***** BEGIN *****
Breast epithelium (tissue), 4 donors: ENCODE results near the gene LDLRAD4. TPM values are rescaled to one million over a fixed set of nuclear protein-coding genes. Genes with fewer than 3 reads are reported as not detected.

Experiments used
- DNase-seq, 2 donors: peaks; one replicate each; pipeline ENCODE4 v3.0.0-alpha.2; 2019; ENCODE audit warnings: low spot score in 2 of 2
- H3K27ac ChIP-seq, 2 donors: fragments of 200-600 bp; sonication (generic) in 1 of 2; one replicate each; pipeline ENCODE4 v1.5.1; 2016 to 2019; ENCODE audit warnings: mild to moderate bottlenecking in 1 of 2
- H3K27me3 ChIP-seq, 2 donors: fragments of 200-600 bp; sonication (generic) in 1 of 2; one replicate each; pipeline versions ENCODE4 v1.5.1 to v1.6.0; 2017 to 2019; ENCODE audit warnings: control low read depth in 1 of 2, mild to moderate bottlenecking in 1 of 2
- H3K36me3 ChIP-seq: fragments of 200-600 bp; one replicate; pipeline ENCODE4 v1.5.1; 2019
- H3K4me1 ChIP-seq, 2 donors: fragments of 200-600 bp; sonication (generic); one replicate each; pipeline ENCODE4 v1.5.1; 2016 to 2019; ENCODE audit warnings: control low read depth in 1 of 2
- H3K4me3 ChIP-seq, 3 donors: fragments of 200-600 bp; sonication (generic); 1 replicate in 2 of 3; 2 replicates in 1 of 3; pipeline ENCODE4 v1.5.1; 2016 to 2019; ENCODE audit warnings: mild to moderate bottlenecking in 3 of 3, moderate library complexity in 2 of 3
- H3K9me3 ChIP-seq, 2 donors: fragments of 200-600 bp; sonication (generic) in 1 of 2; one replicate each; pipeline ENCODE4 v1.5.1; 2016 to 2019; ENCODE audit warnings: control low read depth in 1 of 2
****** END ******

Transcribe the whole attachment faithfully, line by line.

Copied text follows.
Breast epithelium (tissue), 4 donors: ENCODE results near the gene LDLRAD4. TPM values are rescaled to one million over a fixed set of nuclear protein-coding genes. Genes with fewer than 3 reads are reported as not detected.

Experiments used
- DNase-seq, 2 donors: peaks; one replicate each; pipeline ENCODE4 v3.0.0-alpha.2; 2019; ENCODE audit warnings: low spot score in 2 of 2
- H3K27ac ChIP-seq, 2 donors: fragments of 200-600 bp; sonication (generic) in 1 of 2; one replicate each; pipeline ENCODE4 v1.5.1; 2016 to 2019; ENCODE audit warnings: mild to moderate bottlenecking in 1 of 2
- H3K27me3 ChIP-seq, 2 donors: fragments of 200-600 bp; sonication (generic) in 1 of 2; one replicate each; pipeline versions ENCODE4 v1.5.1 to v1.6.0; 2017 to 2019; ENCODE audit warnings: control low read depth in 1 of 2, mild to moderate bottlenecking in 1 of 2
- H3K36me3 ChIP-seq: fragments of 200-600 bp; one replicate; pipeline ENCODE4 v1.5.1; 2019
- H3K4me1 ChIP-seq, 2 donors: fragments of 200-600 bp; sonication (generic); one replicate each; pipeline ENCODE4 v1.5.1; 2016 to 2019; ENCODE audit warnings: control low read depth in 1 of 2
- H3K4me3 ChIP-seq, 3 donors: fragments of 200-600 bp; sonication (generic); 1 replicate in 2 of 3; 2 replicates in 1 of 3; pipeline ENCODE4 v1.5.1; 2016 to 2019; ENCODE audit warnings: mild to moderate bottlenecking in 3 of 3, moderate library complexity in 2 of 3
- H3K9me3 ChIP-seq, 2 donors: fragments of 200-600 bp; sonication (generic) in 1 of 2; one replicate each; pipeline ENCODE4 v1.5.1; 2016 to 2019; ENCODE audit warnings: control low read depth in 1 of 2